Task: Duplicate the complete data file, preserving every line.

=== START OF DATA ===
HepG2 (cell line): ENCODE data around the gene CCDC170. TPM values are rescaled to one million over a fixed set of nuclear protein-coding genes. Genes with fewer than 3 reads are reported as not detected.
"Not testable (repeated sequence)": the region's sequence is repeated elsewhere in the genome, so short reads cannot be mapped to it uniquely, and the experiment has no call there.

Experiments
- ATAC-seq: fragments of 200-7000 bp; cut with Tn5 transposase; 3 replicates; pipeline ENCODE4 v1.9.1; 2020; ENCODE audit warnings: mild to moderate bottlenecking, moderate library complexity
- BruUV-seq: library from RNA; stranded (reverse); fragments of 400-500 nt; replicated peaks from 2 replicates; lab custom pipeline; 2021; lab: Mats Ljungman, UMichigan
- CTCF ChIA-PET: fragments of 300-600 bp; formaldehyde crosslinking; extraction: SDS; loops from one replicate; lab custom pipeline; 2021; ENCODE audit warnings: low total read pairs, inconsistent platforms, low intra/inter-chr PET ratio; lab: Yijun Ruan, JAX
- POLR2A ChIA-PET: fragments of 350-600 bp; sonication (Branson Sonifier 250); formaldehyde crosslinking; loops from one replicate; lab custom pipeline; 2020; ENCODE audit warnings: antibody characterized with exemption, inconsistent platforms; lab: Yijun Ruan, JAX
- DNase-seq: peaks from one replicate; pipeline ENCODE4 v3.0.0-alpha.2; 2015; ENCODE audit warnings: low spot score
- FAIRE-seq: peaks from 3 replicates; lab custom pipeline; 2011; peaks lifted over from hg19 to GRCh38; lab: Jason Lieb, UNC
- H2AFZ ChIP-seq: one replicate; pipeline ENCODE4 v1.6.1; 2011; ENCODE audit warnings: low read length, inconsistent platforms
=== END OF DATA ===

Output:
HepG2 (cell line): ENCODE data around the gene CCDC170. TPM values are rescaled to one million over a fixed set of nuclear protein-coding genes. Genes with fewer than 3 reads are reported as not detected.
"Not testable (repeated sequence)": the region's sequence is repeated elsewhere in the genome, so short reads cannot be mapped to it uniquely, and the experiment has no call there.

Experiments
- ATAC-seq: fragments of 200-7000 bp; cut with Tn5 transposase; 3 replicates; pipeline ENCODE4 v1.9.1; 2020; ENCODE audit warnings: mild to moderate bottlenecking, moderate library complexity
- BruUV-seq: library from RNA; stranded (reverse); fragments of 400-500 nt; replicated peaks from 2 replicates; lab custom pipeline; 2021; lab: Mats Ljungman, UMichigan
- CTCF ChIA-PET: fragments of 300-600 bp; formaldehyde crosslinking; extraction: SDS; loops from one replicate; lab custom pipeline; 2021; ENCODE audit warnings: low total read pairs, inconsistent platforms, low intra/inter-chr PET ratio; lab: Yijun Ruan, JAX
- POLR2A ChIA-PET: fragments of 350-600 bp; sonication (Branson Sonifier 250); formaldehyde crosslinking; loops from one replicate; lab custom pipeline; 2020; ENCODE audit warnings: antibody characterized with exemption, inconsistent platforms; lab: Yijun Ruan, JAX
- DNase-seq: peaks from one replicate; pipeline ENCODE4 v3.0.0-alpha.2; 2015; ENCODE audit warnings: low spot score
- FAIRE-seq: peaks from 3 replicates; lab custom pipeline; 2011; peaks lifted over from hg19 to GRCh38; lab: Jason Lieb, UNC
- H2AFZ ChIP-seq: one replicate; pipeline ENCODE4 v1.6.1; 2011; ENCODE audit warnings: low read length, inconsistent platforms